Food Bank, Adopt a Family, and Mission Australia’s Christmas Appeal, are asking us to dig deep to provide a special meal or gift to the most disadvantaged people in the community this festive season. Of course, most of us can help out in this way.
Just one of the triggers leading to such urgent need, mental illness, is also in the news. Community uneasiness about funding is alarming, and the growing need for mental health treatment even more so, considering the sometimes limited effectiveness of current treatment.
A shining example of a solution-based community initiative is the Wayside Chapel in Kings Cross, Sydney. Last week, I had the pleasure of meeting with the Reverend Graham Long, Pastor and CEO. He’s put together a team with backgrounds in psychology, community welfare and those with a simple love for their brothers and sisters, as they provide meals and clothes for many. They also face daily the enormity of mental illness leading to domestic violence, homelessness, grief and associated legal issues. In the past year alone 48,000 visits were made by people seeking assistance.
He feels that the one-on-one guidance of individuals in cooking, personal hygiene, computing and gardening skills is bearing dividends and opening their thought to possibilities for increased wellbeing and employment. For me, Reverend Long’s most profound insight was when he suggested that providing the necessities of life and the best medical care available will have some impact, but if the individual’s thought or consciousness of themselves and those around them is not changed, the benefits won’t be permanent.
It has long been believed that the brain is the cause of consciousness, and as such is what rules mental health. Yet, physicians and researchers are beginning to join those in the spiritual healing practices in accepting that things are not always what they appear to be. Research is finding that changes can be made in neural pathways and that mental health issues are not permanent.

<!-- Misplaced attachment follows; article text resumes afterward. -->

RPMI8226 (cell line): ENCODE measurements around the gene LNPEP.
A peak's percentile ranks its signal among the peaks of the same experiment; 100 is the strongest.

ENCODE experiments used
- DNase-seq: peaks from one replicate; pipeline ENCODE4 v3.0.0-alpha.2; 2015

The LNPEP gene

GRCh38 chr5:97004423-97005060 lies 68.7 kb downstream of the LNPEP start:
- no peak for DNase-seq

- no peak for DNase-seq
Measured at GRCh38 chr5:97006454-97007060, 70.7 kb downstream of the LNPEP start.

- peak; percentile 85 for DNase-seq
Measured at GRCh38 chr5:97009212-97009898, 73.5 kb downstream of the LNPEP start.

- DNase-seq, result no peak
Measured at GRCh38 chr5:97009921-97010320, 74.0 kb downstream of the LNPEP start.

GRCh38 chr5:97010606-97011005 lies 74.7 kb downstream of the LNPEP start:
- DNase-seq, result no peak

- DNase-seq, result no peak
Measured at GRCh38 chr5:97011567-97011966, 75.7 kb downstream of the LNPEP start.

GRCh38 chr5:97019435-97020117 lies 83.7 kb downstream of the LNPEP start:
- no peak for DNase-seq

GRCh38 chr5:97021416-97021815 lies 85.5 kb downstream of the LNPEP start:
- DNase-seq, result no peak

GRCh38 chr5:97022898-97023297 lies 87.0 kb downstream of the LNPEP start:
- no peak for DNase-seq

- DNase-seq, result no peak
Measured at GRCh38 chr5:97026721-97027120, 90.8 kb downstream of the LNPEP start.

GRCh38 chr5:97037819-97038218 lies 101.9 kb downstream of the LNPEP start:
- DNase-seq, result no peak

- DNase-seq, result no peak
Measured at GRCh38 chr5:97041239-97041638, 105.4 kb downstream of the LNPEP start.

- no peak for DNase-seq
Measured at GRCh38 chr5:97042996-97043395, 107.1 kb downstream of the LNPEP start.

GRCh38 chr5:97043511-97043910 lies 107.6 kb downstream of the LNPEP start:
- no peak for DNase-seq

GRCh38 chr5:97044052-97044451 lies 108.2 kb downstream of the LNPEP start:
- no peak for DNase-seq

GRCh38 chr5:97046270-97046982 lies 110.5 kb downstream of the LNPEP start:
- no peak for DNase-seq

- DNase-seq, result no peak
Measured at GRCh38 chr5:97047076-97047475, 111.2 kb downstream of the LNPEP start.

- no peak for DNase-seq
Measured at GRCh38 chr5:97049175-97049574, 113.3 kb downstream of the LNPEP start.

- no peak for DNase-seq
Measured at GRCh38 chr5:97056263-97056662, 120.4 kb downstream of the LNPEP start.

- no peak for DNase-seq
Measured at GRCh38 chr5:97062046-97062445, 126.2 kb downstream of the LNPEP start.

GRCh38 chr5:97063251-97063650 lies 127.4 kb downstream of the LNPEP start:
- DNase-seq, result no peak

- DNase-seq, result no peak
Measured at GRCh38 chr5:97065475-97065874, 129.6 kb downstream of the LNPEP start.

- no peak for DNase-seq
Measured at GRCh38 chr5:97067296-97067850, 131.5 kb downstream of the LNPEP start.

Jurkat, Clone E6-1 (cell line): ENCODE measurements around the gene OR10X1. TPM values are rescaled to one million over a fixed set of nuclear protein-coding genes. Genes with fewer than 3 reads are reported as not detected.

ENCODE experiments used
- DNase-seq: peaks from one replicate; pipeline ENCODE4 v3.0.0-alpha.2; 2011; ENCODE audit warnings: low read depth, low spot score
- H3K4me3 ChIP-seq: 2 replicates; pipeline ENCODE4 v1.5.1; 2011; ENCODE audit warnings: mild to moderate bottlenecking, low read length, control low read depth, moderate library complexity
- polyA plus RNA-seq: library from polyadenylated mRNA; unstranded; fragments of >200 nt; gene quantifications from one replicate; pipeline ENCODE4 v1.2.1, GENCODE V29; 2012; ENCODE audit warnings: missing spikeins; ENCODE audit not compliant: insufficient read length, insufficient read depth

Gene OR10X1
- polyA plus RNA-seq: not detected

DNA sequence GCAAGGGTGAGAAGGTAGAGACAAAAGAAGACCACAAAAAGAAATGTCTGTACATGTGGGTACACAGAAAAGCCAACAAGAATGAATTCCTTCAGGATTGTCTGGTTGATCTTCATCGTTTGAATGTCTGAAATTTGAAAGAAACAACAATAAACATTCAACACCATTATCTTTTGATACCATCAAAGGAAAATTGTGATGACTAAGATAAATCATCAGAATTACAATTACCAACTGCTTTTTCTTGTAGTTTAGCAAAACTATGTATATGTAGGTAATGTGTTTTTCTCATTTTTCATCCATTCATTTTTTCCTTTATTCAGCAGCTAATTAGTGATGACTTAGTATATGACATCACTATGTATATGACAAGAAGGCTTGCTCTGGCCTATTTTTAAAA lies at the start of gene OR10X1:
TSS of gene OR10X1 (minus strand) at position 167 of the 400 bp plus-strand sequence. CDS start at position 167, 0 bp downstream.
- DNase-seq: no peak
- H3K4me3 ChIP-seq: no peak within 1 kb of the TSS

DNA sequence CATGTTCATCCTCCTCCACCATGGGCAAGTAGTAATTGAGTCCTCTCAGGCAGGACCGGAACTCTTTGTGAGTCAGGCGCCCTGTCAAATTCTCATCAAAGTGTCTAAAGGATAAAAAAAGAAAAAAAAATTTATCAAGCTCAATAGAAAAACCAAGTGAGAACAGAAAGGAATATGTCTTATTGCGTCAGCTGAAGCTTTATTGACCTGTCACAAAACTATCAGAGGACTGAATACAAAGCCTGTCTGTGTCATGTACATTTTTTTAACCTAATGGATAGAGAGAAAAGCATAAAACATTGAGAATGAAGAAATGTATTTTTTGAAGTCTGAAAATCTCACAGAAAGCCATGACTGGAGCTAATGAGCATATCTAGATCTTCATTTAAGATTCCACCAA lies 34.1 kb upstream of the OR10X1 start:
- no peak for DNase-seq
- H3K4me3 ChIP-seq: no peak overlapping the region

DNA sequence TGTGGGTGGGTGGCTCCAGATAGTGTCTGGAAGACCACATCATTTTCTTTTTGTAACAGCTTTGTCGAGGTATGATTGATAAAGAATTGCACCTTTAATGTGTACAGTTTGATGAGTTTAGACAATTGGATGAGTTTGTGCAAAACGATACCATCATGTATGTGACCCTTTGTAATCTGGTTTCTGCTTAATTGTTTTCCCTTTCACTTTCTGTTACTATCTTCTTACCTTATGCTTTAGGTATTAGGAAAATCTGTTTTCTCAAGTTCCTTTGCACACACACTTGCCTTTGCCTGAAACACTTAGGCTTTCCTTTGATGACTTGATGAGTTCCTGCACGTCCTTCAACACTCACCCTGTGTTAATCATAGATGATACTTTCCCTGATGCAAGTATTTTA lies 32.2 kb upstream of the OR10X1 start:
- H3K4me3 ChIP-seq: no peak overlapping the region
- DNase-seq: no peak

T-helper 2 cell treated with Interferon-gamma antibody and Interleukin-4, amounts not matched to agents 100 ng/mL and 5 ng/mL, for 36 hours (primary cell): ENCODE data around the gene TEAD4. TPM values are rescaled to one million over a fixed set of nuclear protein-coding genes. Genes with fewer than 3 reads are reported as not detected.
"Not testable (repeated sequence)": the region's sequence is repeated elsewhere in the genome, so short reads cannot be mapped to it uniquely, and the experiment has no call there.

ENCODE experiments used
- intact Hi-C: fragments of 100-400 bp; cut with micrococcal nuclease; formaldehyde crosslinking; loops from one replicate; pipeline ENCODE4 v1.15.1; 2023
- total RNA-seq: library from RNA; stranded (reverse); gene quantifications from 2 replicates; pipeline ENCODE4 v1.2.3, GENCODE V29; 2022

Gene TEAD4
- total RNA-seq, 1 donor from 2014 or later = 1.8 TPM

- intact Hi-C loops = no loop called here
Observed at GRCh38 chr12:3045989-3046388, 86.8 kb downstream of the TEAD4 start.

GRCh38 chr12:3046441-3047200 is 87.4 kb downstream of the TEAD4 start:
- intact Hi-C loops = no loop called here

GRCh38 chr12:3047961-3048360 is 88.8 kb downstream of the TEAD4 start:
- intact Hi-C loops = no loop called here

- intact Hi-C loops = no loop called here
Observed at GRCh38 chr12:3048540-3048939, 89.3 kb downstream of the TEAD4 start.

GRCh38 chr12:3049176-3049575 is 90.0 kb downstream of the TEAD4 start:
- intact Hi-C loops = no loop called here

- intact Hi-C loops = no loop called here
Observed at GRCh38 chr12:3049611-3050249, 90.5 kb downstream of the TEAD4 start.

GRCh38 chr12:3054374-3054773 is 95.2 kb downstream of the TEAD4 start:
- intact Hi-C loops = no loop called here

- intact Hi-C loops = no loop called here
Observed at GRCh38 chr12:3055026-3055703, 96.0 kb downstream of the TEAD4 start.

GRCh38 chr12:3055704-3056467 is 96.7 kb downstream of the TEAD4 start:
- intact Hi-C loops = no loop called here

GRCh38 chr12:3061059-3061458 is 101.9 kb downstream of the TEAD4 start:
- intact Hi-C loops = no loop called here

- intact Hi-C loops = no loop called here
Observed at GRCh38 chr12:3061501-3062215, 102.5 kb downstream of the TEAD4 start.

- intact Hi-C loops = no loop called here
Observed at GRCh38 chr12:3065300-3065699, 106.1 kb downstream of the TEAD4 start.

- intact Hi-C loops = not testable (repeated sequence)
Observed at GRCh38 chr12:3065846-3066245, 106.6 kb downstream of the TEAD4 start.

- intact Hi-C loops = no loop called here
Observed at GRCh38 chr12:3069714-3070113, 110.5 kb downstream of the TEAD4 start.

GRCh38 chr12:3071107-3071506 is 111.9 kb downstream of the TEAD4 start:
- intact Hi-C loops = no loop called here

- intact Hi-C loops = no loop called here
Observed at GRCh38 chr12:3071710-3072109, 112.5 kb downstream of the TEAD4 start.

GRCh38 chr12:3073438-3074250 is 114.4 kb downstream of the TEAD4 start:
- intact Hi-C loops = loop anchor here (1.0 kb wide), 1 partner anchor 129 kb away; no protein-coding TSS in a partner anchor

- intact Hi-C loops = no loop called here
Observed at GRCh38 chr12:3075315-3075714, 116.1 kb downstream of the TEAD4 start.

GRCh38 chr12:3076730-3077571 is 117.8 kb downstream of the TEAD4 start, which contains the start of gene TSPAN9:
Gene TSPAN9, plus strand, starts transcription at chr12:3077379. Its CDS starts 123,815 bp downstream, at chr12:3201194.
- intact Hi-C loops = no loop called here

A scientific study published in the Medical Journal of Australia was conducted at two community mental health centres in rural Australia. It reported the integral nature of spirituality to our mental health and wellbeing. Medics are still often surprised at the health benefits of fostering spiritual behaviours like forgiveness and gratitude. Patients are relieved and empowered.
I find that a change of thought that comes about through prayer and meditation impacts health because, as radical as it sounds, thought is the engine that essentially forms and drives the body. Einstein thought so. Wasn’t this what Jesus was also trying to get through to us? The Bible, that book loved by millions, encourages us to let his consciousness, or mind, be ours.
The Wayside Chapel and other similar initiatives like Ruah in Western Australia, as well as our Christmas giving, are crucial to meeting the needs of the disadvantaged and marginalised by society.
The suffering of so many seems sometimes disheartening, but I believe a solution is at our fingertips.
Research is pointing to the premise that mental health is found through greater spiritual awareness, and there is rising tide of support for developing an understanding of our spirituality as part of treatment.
This article is published in The Toowoomba Chronicle.